Perlmutter Supercomputer Dedication Event

National Energy Research Scientific Computing Center (NERSC)


May 27, 2021
10:30am to 11:30am
Virtual Participation


National Energy Research Scientific Computing Center (NERSC) 
Perlmutter Supercomputer Dedication Event 
Date: Thursday, May 27, 2021 
Time: 10:30 AM Pacific Time
Register to attend this virtual event.

Berkeley Lab's next supercomputer will be an HPE Cray system named “Perlmutter” in honor of Saul Perlmutter, an astrophysicist at Berkeley Lab who shared the 2011 Nobel Prize in Physics for his contributions to research showing that the expansion of the universe is accelerating. 

Dr. Perlmutter will be present at the dedication. He has been a user of our National Energy Research Scientific Computing Center (NERSC) for many years and part of his Nobel Prize-winning work was carried out on NERSC machines. NERSC is available to researchers from around the nation and the world and assists some 7,000 scientists annually. The name reflects and highlights NERSC's commitment to advancing scientific research.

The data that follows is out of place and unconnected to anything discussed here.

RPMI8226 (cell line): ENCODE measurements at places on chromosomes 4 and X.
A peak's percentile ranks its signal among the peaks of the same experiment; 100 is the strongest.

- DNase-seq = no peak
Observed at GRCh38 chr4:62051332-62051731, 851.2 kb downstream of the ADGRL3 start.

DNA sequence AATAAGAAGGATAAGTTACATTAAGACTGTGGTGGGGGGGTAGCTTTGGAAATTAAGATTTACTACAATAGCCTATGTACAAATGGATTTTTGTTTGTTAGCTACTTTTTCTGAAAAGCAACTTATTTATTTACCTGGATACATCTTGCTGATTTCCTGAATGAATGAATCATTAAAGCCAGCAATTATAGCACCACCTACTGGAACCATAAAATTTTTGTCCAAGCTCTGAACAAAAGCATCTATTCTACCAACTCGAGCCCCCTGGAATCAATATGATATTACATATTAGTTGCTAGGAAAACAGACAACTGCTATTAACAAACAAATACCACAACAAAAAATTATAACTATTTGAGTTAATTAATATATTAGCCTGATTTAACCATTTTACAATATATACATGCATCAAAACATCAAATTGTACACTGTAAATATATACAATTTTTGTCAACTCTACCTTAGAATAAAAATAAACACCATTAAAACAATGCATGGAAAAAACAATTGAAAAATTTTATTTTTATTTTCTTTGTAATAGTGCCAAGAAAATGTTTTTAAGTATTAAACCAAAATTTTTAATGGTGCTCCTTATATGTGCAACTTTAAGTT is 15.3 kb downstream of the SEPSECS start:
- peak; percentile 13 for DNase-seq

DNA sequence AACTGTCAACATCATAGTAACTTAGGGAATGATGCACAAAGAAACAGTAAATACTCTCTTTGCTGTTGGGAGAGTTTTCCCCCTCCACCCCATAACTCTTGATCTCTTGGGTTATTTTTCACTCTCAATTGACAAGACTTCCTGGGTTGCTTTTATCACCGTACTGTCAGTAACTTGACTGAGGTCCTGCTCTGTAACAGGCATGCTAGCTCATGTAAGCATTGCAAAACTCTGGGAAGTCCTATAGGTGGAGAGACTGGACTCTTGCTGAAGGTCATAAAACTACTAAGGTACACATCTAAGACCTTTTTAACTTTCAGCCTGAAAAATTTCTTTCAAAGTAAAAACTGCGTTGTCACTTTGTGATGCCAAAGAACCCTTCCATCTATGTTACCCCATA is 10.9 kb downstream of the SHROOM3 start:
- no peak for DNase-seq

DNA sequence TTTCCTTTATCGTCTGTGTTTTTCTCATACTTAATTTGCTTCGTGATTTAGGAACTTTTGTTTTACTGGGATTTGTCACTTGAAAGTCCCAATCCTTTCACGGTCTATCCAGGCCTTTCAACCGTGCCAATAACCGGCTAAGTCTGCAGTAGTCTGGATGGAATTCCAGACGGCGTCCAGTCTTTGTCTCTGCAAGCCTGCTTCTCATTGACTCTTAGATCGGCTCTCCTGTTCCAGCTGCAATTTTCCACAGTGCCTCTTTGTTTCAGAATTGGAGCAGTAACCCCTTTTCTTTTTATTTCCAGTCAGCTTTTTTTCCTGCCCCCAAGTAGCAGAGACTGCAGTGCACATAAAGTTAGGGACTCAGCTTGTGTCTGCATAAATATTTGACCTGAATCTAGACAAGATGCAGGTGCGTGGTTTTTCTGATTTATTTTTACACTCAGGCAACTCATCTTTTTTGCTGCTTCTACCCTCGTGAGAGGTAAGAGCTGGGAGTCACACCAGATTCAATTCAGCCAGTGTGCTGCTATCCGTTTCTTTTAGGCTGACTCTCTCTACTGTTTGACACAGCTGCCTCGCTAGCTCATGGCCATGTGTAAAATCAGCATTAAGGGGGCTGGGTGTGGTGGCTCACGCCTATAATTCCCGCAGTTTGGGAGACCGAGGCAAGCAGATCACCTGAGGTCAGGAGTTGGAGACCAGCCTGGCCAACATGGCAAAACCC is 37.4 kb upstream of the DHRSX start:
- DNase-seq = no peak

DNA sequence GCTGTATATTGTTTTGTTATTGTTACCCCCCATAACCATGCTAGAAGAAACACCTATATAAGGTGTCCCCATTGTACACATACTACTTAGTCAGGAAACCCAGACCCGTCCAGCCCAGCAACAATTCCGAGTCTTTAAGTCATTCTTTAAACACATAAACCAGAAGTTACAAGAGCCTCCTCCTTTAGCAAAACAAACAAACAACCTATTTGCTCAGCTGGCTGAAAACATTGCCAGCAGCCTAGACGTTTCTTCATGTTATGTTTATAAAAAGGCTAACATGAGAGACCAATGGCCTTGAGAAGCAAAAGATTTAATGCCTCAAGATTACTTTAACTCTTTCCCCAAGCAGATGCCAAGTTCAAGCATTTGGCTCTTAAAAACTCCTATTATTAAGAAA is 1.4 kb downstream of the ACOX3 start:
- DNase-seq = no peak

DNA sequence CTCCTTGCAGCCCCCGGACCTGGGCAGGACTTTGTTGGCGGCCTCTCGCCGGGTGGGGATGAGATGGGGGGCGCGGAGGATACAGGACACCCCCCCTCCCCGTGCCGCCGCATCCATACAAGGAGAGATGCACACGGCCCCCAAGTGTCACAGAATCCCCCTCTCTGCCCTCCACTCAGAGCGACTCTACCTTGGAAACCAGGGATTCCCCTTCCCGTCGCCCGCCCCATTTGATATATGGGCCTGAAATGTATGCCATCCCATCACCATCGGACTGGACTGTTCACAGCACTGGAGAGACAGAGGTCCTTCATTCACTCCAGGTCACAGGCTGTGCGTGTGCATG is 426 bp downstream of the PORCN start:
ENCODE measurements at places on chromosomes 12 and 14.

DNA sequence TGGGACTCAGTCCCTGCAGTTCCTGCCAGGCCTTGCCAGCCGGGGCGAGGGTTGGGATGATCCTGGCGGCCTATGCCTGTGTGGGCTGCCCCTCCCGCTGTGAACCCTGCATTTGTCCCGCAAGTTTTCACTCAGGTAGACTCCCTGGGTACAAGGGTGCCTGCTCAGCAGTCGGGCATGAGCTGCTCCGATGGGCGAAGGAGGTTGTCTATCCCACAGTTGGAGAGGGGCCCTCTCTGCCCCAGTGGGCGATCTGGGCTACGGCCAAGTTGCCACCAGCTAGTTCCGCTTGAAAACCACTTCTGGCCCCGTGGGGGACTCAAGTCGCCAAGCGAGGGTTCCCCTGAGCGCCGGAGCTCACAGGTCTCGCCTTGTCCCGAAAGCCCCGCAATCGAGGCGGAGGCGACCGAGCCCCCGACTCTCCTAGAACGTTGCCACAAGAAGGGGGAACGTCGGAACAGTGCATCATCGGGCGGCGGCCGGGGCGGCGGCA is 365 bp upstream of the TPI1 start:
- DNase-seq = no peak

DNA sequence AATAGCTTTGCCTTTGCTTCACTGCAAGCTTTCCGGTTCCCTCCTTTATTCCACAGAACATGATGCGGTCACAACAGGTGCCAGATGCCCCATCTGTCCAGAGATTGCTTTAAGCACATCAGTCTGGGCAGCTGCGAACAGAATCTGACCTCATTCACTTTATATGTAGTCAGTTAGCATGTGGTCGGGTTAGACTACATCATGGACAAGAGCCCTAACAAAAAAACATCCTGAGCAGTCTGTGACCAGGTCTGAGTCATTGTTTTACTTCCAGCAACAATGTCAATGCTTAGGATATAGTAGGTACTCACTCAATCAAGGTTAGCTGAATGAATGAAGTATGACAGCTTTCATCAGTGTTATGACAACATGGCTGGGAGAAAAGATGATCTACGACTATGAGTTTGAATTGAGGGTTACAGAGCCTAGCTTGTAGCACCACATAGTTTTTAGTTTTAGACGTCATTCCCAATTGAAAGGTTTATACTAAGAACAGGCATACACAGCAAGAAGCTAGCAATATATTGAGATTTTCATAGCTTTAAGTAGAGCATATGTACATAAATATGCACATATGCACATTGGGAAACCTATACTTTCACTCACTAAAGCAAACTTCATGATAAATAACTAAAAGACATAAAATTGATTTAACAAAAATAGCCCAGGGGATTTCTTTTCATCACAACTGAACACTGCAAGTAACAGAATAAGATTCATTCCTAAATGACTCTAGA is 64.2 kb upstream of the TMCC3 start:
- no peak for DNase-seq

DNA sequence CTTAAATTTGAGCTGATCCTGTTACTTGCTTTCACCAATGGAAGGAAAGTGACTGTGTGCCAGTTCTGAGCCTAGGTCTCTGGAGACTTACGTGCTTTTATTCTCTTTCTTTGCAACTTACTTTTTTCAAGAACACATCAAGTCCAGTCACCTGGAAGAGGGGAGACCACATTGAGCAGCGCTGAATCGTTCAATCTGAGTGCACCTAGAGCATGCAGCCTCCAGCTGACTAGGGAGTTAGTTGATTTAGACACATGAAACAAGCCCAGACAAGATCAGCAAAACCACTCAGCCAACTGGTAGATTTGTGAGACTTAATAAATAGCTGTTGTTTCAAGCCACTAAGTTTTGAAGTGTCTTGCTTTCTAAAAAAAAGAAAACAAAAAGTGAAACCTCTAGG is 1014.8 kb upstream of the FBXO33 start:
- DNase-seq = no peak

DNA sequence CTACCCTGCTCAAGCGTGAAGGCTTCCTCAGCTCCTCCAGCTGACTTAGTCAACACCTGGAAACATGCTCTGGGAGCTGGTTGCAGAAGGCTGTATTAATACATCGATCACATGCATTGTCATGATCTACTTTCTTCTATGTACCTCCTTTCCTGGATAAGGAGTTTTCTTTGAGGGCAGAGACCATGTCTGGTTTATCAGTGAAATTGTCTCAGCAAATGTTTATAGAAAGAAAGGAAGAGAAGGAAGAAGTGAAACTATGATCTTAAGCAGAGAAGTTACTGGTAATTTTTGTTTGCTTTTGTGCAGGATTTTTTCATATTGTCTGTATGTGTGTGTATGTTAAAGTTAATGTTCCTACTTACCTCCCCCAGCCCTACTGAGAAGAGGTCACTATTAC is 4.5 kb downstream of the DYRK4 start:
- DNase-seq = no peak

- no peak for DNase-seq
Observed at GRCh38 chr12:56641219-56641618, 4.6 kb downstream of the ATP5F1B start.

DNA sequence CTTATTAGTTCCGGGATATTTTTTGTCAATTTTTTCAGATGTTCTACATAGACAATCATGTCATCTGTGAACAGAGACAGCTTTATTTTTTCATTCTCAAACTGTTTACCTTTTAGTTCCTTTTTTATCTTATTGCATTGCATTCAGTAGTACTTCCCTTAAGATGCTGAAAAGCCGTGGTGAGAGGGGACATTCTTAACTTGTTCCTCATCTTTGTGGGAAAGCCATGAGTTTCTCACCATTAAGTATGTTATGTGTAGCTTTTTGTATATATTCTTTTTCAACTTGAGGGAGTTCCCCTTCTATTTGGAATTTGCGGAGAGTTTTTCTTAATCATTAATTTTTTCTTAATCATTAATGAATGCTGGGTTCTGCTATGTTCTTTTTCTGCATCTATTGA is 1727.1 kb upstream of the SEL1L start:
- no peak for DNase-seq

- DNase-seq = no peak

NERSC - Perlmutter Cabinets Final - 700 wide


Saul Perlmutter

Faculty Director, Berkeley Institute for Data Science

Saul Perlmutter is a 2011 Nobel Laureate, sharing the prize in Physics for the discovery of the accelerating expansion of the Universe. He is the director of BIDS, a professor of physics at UC Berkeley (where he holds the Franklin W. and Karen Weber Dabby Chair), and a senior scientist at Lawrence Berkeley National Laboratory.  He is the leader of the international Supernova Cosmology Project, and executive director of the Berkeley Center for Cosmological Physics. His undergraduate degree was from Harvard and his PhD from UC Berkeley.  In addition to other awards and honors, he is a member of the National Academy of Sciences and the American Academy of Arts and Sciences and a fellow of the American Physical Society and the American Association for the Advancement of Science.  Perlmutter has also written popular articles, and has appeared in numerous PBS, Discovery Channel, and BBC documentaries.  His interest in teaching  scientific-style critical thinking for scientists and non-scientists alike led to Berkeley courses on Sense and Sensibility and Science and Physics & Music.